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Diverse course

Brooklyn school in PROSE program aims to regain its varied enrollment
New York Teacher

Kenan Jaffe (left), a Latin teacher and the chapter leader, confers with a group
Jonathan Fickies
Kenan Jaffe (left), a Latin teacher and the chapter leader, confers with a group of his 12th-graders as they analyze quotations from “The Aeneid.”

Students review a worksheet in Jaffe’s class.
Jonathan Fickies
Students review a worksheet in Jaffe’s class.
The educators at Brooklyn Latin HS in the Bushwick-Williamsburg area cherished their school’s diverse student body. When they saw it slipping away, they determined to take action.

The school is a victim of its own success. Its growing reputation as a classical international baccalaureate school since its founding in 2006 has made it more difficult for neighborhood students to gain admission. Scores on the Specialized High School Admissions Test — the single requirement for admission to Brooklyn Latin and the city’s eight other specialized high schools — determine who gets in. Slowly but surely, the school’s enrollment changed from mostly local students to predominantly white and Asian students.

The changing student demographics concerned the staff in light of the growing research and recognition that all students benefit academically and socially from classroom diversity.

“We recognize the constraint we’re working under and the limited actions we can take,” English teacher Katherine Clark noted, “but we believe in the strength of a diverse student population and we’re passionate about trying to maintain it.”

The Progressive Redesign Opportunity Schools for Excellence (PROSE) program, created as part of the 2014 UFT-Department of Education contract, offered support to help address the challenge. When Brooklyn Latin joined PROSE in the 2015–16 school year, the staff learned about other PROSE schools that were exploring ways to use the program to sustain and increase student diversity. With the funds from a PROSE grant that the school applied for and won, Brooklyn Latin now will be able to implement a test-prep program in February that the staff hopes will promote a more varied student enrollment.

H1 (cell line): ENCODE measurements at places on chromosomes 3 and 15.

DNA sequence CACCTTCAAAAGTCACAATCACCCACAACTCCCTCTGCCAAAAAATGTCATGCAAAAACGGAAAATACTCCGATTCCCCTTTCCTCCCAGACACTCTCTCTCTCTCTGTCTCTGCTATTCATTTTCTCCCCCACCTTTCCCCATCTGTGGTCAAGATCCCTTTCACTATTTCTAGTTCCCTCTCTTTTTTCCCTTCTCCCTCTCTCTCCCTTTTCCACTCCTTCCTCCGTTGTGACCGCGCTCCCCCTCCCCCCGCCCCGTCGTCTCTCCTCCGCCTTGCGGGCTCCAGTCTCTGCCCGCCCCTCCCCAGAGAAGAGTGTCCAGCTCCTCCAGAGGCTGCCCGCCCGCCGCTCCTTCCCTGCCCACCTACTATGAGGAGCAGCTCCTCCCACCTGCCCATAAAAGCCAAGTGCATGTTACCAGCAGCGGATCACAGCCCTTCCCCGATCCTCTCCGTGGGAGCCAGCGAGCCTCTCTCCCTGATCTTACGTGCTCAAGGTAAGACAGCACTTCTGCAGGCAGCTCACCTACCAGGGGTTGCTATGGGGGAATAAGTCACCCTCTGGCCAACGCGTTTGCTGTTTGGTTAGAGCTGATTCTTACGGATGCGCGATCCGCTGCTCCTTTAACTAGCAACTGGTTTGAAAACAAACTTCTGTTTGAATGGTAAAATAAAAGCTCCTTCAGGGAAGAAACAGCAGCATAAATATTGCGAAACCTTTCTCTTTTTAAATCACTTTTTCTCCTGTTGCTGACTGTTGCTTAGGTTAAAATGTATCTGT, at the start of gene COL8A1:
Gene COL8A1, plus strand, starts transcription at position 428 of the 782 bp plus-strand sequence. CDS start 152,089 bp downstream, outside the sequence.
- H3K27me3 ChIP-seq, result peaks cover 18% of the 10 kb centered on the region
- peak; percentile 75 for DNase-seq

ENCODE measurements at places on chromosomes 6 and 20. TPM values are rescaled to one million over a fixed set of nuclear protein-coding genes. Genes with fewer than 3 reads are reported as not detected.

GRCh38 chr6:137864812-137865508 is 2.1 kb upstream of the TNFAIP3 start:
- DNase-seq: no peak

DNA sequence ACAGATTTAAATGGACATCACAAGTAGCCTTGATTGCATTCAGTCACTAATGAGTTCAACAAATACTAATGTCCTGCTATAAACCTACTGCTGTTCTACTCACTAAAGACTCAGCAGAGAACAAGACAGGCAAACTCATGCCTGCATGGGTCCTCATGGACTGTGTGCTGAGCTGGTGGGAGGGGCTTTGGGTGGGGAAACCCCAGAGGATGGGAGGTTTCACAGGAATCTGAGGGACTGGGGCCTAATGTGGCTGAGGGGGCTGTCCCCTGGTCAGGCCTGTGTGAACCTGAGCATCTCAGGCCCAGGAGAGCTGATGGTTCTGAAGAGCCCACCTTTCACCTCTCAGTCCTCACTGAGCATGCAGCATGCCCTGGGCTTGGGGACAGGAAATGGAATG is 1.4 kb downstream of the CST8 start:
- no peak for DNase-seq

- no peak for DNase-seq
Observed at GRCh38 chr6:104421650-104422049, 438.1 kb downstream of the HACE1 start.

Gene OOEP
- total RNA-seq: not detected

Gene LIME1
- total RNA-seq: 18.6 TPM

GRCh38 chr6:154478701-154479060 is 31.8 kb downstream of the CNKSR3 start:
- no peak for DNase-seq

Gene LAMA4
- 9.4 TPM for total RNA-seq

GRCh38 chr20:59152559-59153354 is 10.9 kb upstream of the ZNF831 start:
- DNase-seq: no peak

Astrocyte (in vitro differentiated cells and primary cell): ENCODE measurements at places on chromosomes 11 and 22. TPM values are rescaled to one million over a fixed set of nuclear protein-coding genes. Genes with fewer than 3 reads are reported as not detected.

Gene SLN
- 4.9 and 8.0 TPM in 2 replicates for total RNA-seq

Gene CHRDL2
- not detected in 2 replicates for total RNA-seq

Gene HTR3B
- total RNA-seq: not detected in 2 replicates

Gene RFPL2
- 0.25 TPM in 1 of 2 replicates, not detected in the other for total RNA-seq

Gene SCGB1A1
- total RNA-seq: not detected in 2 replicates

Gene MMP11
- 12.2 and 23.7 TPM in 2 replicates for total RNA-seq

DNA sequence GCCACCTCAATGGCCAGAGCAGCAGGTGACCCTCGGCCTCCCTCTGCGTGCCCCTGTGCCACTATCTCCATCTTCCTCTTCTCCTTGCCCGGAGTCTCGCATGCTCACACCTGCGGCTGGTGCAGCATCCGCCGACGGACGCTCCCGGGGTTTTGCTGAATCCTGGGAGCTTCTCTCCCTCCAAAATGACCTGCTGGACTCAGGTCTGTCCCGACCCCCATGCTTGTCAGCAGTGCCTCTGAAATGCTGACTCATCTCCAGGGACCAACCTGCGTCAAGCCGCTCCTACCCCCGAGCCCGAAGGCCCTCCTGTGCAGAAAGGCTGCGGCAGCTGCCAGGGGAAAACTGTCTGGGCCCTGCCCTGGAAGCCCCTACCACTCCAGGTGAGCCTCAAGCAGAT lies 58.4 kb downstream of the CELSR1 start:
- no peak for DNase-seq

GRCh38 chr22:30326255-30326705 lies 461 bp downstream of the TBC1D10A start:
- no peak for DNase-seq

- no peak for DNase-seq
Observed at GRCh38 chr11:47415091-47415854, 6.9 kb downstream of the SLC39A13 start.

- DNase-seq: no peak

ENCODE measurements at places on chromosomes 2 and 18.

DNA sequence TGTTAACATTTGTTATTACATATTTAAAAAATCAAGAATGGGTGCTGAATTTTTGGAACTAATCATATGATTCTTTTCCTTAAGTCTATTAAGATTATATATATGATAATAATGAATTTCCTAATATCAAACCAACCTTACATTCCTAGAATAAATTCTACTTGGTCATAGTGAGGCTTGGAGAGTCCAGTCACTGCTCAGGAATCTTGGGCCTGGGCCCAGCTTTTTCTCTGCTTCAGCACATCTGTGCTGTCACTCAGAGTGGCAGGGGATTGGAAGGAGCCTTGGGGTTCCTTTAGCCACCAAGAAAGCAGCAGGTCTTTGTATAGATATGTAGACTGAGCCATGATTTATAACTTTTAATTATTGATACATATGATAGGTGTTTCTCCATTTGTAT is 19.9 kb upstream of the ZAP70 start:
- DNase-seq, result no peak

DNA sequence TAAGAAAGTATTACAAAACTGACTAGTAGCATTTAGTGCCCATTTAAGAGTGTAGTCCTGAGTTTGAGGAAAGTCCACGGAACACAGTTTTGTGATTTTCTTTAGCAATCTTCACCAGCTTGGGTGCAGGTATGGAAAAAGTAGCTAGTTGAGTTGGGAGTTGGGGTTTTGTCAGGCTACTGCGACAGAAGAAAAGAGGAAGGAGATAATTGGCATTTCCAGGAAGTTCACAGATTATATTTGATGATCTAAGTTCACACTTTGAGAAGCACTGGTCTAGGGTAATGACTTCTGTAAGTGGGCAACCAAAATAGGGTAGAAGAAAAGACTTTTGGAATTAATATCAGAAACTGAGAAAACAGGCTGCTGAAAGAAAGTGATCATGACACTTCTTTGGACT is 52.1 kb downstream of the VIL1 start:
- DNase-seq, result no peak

Students whose families have the means to help them prepare for the entrance exam have a competitive advantage over local students. To level the playing field, the Brooklyn Latin staff is initiating a test-prep program for 7th-graders from its diverse District 14 middle schools.

“Everyone on staff is enthusiastic about this and willing to take on the challenge,” said Chapter Leader Kenan Jaffe.

Those students might otherwise feel unprepared for the difficult test and therefore not consider the school within their reach. Jaffe explained that the PROSE grant will provide per-session compensation for teachers planning and staffing the test-prep program and for other expenses involved in the outreach efforts.

Physics teacher David Reynolds volunteered to research district middle schools as the project got under way this fall. Guidance counselors from those neighborhood schools have become allies in the search for appropriate candidates, and enrollment is now open for the six-week program that will begin on Feb. 11.

Teachers from Brooklyn Latin are fanning out across the neighborhood, reaching out to parents, making personal contacts with guidance counselors, attending high school fairs, making school visits and holding an open house. They are also enlisting their own students to get the message out to the community and to act as buddies to prospective recruits visiting the school.

Brooklyn Latin was represented on the UFT Specialized High School Task Force that recommended ways to address the paucity of minority students admitted to the city’s elite high schools in its March 2014 report.

“The UFT is committed to diversity in all of our schools,” said UFT Vice President for Academic High Schools Janella Hinds, who chaired the task force.

Christina Collins, a UFT lead researcher and policy analyst, said Brooklyn Latin is one of 30 schools in the PROSE and PROSE Pathways programs that are in varying stages of developing programs to jumpstart demographic change. At meetings arranged jointly by the UFT and the DOE, educators from these schools have come together to share their ideas, she said.

“One of the things I find promising,” Collins said, “is that while these teachers are also advocates for larger policy changes, they are simultaneously tailoring their projects to the specific needs of their schools.”

As a PROSE school, which it initially became to implement flexibility in scheduling, the Brooklyn Latin staff is used to working collaboratively and undertaking challenging initiatives.

“It’s great that our faculty is excited about this, but the first test will be if we have kids in seats on Feb. 11,” Jaffe said. “The next test will be if they have a good time with the program. And the final test will be if some of them choose to come to our school and do well enough on the Specialized High School Admissions Test to get in.”